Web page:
Effective Communication Paper
December 17, 2014
There are a lot of ways to effectively communicate no matter what situation you may be in. In this paper we will discuss the process of verbal and nonverbal communication and the components associated to each one of these. The differences between listening and hearing will also be touched upon. The formal and informal channels of communication in Criminal justice organizations. We will also look into the different barriers to effective communication in criminal justice organizations. Strategies that may be implemented to overcome communication barriers in criminal justice organizations.
Communication is “the act or process of using words, sounds, signs, or behaviors to Express or exchange information or to express your ideas, thoughts, feelings, etc., to someone Else.” ("Merriam-Webster", 2015). Communication in any criminal justice setting involves both verbal and non-verbal communication, whether it be inside the organization itself or outside in the community. In order for a law enforcement agency to function properly both forms of communication are critical.
Verbal communication is all about the spoken word, whether it be face-to-face, over a telephone, via a radio or any other social media outlets. Officers must be able to communicate with their fellow officers and superiors, and also the people in their community. There are two main components to ensure proper verbal communication, that being the content of the message and word usage. When an officer is communicating with a victim, suspect, or any other person for that matter they need to ensure that they are communicating on the level of that person. This ensures that the officer is completely understood.
Non-verbal communication includes written communication as well as body language, your gestures, how you act and dress and even your scent. Police reports are a great example of non-verbal communication, this is what prosecutors will use to issue a criminal complaint. When an officer is called to testify in court they will often re-read these reports to refresh their memory because the majority of court dates are months down the road. Probation officers will use these reports when deciding what punishment they should give that person. When it comes to body language this can tell an officer a lot about the person that they are talking to. If the person seems nervous about what the officer is asking they might be lying or trying to hide something. This will allow the officer to ask further questions to find out the truth. With that said, verbal and non- verbal communication is very important in the law enforcement industry and should never be taken lightly.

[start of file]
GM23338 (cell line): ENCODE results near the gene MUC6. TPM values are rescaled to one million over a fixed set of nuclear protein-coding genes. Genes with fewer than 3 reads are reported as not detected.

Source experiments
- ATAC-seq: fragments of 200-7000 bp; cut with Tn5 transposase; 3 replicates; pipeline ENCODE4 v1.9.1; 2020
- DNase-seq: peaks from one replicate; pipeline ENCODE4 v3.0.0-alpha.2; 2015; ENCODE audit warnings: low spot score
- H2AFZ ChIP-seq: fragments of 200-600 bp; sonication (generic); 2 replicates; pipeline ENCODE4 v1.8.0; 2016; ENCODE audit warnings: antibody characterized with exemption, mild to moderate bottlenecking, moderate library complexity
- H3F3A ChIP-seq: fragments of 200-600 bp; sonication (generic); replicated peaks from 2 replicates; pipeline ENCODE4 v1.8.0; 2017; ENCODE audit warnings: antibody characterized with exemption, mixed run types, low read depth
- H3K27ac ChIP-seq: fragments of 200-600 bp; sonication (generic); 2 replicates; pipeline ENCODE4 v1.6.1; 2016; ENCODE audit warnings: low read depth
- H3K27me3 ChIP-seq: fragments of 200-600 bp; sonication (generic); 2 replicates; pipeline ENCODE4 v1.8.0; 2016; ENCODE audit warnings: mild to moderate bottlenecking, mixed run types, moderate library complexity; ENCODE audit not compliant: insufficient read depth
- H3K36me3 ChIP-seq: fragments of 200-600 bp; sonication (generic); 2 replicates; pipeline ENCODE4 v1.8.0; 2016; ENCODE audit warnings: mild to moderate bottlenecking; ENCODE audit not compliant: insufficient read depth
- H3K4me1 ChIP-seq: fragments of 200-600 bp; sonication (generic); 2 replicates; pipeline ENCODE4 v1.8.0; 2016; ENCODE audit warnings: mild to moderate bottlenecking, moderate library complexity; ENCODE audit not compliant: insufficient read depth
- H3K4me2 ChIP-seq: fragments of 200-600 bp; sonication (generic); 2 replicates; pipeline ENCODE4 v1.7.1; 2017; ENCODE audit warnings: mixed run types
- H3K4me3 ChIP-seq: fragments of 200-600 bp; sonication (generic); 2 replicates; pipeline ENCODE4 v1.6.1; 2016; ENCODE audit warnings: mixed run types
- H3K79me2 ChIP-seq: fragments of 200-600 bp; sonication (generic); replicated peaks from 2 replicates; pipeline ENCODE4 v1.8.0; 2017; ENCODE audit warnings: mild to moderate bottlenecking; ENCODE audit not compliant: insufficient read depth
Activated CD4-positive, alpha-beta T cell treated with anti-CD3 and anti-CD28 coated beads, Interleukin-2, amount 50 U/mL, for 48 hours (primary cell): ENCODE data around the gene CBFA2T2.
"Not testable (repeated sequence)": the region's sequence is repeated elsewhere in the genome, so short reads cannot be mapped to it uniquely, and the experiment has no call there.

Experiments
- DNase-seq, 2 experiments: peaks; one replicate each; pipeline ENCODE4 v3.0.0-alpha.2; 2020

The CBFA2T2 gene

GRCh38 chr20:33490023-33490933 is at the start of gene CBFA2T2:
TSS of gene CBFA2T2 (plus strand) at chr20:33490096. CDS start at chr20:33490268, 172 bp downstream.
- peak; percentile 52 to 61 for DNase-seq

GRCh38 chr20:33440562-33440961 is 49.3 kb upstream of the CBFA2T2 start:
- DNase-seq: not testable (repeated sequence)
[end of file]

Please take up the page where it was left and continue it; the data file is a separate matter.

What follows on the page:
There are many differences when it comes to listening and hearing in communication. The communication process starts with hearing, your ears pick up the sound waves and transmit them to your brain. Therefore listening comes after hearing and in order to be skilled enough it must be an active process. The person hearing the message will evaluate what they have heard and then they will respond to the sender in whatever way they see fit. There are several barriers to effective listening however. If a topic is boring or uninteresting to the listener they may not pay attention to the sender. If an officer is excited or stressed, this may interfere with the information process. Distractions can also make listening hard, this could include prior conversations or the environment that you are in. When a person is listening they have to make sure they are concentrating on what is being said, they should also utilize feedback and ask questions to make sure that they completely understand the message that is being portrayed. In most cases messages are passed down from the top person in command of any large organization.
References: Merriam-Webster. (2015). Retrieved from http://www.merriam-webster.com/dictionary/communication
University of Phoenix. (2009). Written and interpersonal communication. Retrieved from University of Phoenix, CJA304-Interpersonal Communications website.
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